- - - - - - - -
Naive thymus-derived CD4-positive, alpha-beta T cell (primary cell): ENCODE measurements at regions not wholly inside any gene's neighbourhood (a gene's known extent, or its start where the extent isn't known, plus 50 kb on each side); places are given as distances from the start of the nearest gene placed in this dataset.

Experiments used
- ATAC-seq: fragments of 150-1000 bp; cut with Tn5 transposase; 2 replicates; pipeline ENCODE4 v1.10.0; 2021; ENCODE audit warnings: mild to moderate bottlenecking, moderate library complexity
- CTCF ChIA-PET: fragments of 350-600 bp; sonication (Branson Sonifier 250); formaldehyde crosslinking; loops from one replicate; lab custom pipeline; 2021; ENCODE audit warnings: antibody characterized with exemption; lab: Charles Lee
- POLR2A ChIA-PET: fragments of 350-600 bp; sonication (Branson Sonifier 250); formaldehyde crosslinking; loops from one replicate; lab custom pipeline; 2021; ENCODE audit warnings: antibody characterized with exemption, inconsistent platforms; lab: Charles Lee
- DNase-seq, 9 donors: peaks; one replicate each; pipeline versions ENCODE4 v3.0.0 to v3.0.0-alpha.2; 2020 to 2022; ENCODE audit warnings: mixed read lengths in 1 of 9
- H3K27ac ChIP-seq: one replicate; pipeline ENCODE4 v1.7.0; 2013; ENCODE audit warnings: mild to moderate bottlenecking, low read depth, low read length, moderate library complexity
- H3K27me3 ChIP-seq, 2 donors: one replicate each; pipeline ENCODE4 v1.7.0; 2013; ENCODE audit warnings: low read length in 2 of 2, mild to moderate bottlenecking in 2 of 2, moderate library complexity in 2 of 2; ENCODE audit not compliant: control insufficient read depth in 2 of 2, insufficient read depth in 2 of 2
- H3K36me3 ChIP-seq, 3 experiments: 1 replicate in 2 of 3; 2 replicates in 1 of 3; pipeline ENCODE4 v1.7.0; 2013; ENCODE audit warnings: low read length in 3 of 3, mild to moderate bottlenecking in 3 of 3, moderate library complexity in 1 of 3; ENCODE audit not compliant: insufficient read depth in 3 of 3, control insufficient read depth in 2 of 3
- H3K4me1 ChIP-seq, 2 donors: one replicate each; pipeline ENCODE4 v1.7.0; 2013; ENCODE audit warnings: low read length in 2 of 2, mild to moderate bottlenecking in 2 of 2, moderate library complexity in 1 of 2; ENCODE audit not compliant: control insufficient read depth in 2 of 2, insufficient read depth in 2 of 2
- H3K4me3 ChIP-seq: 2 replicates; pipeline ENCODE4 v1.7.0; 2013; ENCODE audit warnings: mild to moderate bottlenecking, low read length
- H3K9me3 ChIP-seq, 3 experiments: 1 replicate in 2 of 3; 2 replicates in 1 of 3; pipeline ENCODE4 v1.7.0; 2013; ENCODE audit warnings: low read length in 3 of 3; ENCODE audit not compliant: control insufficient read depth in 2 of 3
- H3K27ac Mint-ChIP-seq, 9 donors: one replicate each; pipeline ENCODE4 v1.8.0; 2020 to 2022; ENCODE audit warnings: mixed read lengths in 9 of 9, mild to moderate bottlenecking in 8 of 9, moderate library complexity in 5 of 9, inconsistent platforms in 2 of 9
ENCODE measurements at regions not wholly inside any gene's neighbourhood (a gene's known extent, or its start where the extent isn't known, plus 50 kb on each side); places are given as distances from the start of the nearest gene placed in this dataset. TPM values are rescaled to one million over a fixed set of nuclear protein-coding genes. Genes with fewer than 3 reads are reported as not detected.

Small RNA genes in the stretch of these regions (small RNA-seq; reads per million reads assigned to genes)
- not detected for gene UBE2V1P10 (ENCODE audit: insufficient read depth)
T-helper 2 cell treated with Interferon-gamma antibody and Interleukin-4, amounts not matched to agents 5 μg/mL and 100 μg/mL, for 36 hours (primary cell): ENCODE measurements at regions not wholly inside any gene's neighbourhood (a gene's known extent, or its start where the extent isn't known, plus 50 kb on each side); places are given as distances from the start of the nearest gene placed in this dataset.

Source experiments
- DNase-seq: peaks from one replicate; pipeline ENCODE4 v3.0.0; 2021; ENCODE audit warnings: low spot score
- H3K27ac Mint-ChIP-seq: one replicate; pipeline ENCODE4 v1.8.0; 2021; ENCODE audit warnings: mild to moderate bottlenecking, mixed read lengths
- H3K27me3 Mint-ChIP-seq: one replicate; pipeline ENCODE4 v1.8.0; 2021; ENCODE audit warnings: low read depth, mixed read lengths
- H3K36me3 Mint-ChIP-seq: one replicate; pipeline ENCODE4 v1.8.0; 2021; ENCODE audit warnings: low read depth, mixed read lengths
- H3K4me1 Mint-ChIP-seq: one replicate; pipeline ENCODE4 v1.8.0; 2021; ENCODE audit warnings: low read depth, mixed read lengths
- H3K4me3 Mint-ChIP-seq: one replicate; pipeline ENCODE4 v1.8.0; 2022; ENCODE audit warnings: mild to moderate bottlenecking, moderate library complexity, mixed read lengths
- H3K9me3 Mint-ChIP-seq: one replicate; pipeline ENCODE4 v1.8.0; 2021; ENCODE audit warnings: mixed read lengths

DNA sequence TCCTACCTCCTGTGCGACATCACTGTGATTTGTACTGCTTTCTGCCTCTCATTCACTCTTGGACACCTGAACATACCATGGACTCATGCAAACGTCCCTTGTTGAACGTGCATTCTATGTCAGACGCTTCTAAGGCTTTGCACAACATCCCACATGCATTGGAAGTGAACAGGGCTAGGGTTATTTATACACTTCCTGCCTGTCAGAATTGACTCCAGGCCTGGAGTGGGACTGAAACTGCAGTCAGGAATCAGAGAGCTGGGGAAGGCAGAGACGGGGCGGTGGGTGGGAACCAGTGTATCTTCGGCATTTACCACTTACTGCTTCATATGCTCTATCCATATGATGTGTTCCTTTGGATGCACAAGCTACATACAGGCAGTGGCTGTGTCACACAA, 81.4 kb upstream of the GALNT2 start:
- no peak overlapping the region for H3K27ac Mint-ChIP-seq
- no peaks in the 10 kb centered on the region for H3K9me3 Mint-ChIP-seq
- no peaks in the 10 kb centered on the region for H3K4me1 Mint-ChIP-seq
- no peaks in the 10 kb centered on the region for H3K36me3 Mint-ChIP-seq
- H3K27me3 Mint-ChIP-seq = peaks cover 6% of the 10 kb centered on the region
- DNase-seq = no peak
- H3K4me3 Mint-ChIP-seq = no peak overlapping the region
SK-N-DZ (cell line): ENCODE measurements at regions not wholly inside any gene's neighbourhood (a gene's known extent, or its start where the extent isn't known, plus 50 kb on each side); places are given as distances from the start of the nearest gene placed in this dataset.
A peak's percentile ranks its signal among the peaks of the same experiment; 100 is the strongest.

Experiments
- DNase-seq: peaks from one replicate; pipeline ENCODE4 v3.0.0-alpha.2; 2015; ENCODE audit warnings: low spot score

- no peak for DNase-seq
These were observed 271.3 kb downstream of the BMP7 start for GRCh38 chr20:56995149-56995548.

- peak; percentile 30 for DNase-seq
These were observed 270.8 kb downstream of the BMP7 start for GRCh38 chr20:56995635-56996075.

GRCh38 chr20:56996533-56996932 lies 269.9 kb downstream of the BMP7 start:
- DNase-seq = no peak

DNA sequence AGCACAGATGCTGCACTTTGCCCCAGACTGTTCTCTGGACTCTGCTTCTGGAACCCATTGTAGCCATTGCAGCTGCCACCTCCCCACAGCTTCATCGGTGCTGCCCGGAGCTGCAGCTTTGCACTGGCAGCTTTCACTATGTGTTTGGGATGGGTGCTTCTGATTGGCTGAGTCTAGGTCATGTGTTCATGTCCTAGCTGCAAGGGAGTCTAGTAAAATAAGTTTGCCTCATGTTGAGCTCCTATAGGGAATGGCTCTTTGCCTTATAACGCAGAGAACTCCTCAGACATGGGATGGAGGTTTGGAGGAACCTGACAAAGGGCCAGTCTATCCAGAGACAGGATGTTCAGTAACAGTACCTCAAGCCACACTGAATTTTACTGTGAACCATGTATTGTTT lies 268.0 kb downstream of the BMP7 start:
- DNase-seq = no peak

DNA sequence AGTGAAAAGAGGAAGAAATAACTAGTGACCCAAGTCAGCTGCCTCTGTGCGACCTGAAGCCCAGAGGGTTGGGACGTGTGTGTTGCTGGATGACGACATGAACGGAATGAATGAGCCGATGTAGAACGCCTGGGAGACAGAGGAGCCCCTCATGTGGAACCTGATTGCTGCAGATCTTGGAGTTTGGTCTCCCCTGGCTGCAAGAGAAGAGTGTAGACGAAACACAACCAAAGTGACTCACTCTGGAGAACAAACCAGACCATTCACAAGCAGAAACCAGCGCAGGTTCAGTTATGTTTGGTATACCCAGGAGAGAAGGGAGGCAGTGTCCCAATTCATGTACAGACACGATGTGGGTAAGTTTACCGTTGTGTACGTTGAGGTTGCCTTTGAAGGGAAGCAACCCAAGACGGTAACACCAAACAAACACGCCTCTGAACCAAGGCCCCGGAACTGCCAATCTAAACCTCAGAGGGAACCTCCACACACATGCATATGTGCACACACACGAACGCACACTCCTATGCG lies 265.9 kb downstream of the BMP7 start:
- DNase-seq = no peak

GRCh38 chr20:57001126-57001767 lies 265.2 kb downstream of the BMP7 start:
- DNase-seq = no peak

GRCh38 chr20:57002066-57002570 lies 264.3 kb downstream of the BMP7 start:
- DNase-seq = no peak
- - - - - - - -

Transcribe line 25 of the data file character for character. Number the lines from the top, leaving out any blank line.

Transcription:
- H3K9me3 Mint-ChIP-seq: one replicate; pipeline ENCODE4 v1.8.0; 2021; ENCODE audit warnings: mixed read lengths